They feed on the dead organic matter through decomposition and absorption. These substrates on which they feed can be very diverse, such as wood, cheese, meat, or litter. Examples of decomposing organisms are some fungi or small invertebrates. The decomposers play an important role in the trophic cycles of ecosystems because they act allowing the recycling of nutrients within ecosystems. In addition, they are important for humans economically and for food, because thanks to them we can produce certain foods that we consume.
Fungi And Protozoa
absorb organic carbon from their environment. They are chemoheterotrophs.
Purple Sulfur – Free Bacteria
These are photoheterotrophs that use non-sulfur organic acids for energy, but get carbon from organic matter.
other photoheterotrophs that require sources of organic carbon found in the soil, especially in rice crops.
A chemoheterotroph uses lava rocks for energy but relies on its environment for organic carbon.
Difference Between Autotrophic And Heterotrophic Organisms
|Autotrophic organisms||Heterotrophic organisms|
|What are they?||The word autotroph comes from the Greek autos, proper and trophe, food or nutrition. Autotrophic nutrition is that way of feeding some organisms in which they are capable of producing their own food from inorganic compounds. They do this by fixing carbon obtained from CO 2 in air or water. Autotrophic organisms are the first link in the food chain. For this reason, they are a very important part of it, since the other links totally depend on them.||On the other hand, heterotrophic organisms (heterotrophic, different, and trophe, feeding) are not capable of producing their own food. This type of nutrition is completely dependent on the consumption of other organisms. Heterotrophic organisms transform the organic matter they consume into nutrients and energy that they use for their development. The next steps in the food chain after the first will always be made up of heterotrophic organisms.|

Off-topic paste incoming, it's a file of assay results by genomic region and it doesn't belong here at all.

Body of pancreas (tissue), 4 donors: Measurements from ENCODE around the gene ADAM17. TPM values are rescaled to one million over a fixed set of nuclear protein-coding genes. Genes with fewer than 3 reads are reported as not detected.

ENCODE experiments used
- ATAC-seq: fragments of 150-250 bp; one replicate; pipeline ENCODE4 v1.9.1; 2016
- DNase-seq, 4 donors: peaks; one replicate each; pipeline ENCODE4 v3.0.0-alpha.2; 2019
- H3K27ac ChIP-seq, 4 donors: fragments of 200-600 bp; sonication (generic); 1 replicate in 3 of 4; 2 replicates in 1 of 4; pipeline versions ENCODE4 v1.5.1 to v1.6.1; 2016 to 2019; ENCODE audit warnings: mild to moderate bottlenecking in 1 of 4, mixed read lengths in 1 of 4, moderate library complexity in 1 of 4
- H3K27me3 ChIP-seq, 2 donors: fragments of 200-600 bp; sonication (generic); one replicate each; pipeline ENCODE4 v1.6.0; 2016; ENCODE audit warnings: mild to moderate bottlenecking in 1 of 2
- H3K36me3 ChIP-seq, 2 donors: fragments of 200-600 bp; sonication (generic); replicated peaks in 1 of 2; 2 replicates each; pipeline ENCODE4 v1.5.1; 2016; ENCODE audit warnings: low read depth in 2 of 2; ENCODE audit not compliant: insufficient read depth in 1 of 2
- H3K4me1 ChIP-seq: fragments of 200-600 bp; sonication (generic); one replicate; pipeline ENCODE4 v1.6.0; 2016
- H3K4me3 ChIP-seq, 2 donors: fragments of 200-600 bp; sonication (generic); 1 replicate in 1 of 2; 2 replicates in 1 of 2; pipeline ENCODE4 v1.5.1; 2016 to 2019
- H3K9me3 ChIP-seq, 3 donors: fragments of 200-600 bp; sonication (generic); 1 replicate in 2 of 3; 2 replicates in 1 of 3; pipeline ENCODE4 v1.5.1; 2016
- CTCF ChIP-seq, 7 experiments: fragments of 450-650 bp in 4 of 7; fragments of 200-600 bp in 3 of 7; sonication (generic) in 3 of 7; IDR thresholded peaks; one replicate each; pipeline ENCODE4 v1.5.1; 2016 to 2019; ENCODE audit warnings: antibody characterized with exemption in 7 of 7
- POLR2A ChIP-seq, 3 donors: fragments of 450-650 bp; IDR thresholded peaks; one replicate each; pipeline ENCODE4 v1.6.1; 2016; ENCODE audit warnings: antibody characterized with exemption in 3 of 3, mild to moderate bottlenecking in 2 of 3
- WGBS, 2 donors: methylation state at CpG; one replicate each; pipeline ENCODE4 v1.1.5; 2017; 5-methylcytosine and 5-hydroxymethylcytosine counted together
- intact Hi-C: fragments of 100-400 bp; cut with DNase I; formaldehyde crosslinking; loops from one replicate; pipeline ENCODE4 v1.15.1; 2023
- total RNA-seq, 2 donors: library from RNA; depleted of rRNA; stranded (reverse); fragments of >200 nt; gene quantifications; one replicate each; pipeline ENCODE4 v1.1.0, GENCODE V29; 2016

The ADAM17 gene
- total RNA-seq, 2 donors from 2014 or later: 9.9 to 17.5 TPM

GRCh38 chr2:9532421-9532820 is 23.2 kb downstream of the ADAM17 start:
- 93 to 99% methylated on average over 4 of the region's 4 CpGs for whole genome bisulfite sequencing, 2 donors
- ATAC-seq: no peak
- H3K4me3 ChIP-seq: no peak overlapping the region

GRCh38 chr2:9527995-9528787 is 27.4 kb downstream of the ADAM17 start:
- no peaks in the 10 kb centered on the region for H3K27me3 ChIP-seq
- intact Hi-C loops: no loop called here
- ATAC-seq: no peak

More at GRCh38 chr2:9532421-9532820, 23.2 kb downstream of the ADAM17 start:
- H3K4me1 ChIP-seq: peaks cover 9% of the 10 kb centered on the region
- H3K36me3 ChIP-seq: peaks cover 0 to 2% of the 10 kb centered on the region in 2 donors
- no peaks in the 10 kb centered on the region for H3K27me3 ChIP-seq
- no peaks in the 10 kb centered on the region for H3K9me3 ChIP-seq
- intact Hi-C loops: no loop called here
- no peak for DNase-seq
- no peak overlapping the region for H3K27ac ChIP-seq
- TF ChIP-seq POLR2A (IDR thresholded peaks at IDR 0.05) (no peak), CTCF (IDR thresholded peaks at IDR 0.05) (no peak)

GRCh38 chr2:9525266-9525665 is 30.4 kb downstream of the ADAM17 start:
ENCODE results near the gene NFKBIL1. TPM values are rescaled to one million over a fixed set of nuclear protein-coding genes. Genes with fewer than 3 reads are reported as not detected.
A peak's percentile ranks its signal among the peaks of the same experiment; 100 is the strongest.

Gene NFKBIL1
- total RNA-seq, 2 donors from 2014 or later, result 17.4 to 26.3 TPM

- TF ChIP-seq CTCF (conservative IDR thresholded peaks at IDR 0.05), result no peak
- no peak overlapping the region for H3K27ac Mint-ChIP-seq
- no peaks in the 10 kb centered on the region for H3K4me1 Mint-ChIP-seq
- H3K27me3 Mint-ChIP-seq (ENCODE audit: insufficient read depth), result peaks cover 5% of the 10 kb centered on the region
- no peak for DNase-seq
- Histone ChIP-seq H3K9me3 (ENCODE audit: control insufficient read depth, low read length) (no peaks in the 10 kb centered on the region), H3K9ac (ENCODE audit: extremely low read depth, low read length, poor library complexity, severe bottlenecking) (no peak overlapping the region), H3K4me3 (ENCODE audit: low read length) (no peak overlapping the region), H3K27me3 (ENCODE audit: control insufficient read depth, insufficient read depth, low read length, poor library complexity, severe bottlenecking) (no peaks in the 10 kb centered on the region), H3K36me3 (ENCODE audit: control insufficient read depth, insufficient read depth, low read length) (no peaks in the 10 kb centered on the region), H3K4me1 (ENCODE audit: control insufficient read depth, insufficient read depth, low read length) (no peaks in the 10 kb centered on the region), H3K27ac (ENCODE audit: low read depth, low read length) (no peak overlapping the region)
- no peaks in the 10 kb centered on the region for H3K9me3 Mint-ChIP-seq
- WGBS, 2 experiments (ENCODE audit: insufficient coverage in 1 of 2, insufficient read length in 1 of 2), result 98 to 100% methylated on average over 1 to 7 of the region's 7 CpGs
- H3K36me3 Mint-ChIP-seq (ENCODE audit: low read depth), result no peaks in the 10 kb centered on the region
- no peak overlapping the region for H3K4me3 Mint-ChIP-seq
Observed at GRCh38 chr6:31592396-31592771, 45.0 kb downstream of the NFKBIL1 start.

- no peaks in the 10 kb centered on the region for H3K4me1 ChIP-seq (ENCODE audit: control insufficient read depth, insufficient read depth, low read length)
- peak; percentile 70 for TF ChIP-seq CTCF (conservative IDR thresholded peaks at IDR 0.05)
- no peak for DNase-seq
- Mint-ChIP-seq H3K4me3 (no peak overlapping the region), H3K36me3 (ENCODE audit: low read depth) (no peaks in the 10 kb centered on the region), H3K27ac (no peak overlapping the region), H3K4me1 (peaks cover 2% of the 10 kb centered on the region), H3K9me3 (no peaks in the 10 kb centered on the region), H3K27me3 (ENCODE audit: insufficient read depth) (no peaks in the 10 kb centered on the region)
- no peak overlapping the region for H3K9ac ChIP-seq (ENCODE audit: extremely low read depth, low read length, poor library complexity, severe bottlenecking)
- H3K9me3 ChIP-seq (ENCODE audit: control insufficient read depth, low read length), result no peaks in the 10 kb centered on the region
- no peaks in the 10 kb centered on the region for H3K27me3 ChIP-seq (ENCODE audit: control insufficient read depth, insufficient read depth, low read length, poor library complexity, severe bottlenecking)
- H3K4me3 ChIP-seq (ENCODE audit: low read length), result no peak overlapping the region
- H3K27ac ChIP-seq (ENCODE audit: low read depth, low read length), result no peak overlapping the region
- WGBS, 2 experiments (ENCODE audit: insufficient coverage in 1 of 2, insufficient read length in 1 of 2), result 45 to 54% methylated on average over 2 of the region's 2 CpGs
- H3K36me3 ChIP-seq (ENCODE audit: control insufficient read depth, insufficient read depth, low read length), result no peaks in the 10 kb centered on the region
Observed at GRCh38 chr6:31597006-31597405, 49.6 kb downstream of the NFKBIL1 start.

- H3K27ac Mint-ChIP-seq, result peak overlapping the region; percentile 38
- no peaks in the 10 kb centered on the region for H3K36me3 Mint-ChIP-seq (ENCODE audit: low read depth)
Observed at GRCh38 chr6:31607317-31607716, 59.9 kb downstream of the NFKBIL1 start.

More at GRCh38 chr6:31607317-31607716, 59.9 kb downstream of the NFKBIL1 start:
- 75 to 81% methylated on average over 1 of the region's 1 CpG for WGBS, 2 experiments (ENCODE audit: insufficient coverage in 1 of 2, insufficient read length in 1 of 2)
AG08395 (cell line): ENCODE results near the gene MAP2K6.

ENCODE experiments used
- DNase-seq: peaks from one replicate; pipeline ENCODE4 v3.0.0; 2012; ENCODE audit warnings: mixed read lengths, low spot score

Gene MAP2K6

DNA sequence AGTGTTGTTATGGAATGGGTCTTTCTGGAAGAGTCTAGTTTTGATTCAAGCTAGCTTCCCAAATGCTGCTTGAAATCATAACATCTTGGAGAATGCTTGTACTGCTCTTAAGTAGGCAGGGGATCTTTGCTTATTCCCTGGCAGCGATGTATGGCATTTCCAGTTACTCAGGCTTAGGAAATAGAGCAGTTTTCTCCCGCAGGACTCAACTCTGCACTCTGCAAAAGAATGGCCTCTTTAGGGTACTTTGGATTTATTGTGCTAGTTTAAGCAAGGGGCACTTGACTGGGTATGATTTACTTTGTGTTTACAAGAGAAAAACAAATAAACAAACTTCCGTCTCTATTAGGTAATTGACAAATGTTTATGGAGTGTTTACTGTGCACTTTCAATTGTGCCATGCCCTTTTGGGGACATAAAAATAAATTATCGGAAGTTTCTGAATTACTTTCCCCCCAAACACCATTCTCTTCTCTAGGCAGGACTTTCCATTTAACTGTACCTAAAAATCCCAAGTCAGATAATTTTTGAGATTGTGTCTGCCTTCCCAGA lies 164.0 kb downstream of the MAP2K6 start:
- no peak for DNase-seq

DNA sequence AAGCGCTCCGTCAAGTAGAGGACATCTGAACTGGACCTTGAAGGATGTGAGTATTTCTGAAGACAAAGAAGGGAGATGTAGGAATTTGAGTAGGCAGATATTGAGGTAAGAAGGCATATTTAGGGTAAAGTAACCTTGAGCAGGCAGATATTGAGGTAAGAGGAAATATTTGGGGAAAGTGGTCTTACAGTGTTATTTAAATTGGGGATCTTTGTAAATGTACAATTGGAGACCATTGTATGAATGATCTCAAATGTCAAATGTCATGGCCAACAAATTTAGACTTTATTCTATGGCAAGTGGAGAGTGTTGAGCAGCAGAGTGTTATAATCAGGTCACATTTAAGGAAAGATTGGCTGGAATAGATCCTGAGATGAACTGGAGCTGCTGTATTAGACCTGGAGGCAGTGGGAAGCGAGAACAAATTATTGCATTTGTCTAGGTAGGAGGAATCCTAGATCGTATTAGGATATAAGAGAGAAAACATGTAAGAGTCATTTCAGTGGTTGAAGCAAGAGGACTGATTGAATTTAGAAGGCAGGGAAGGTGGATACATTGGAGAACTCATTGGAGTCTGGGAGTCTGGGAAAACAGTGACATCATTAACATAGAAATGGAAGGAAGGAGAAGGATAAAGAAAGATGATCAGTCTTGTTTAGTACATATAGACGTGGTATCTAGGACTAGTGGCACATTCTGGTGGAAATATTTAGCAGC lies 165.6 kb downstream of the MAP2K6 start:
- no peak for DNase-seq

|Types||Autotrophic nutrition can be divided into the following categories depending on the way in which they fix the obtained carbon:
||Regarding heterotrophic nutrition, it is divided into:
|Produce your own food||Yes.||No.|
|Level in the food chain||Producer.||Primary, secondary, and tertiary consumers.|
|What do they eat||They produce their own food through light or chemical energy.||They eat other organisms (plants or animals) for protein and energy.|
|Examples||Most plants, some bacteria, some algae, etc.||Some plants (such as carnivorous plants), all animals, protozoa, fungi, and most bacteria, among others.|
Summary Of The Difference Between Autotrophic And Heterotrophic Organisms
In summary, you can see 3 differences between autotrophic and heterotrophic organisms that are fundamental:
- Autotrophic organisms make their own food through photosynthesis or chemosynthesis, while heterotrophs depend on autotrophic organisms for their food and use energy for their metabolism.
- Most autotrophs use the pigment chlorophyll, while heterotrophs do not have chlorophyll.
- Autotrophic organisms depend directly on sunlight, while heterotrophs do indirectly.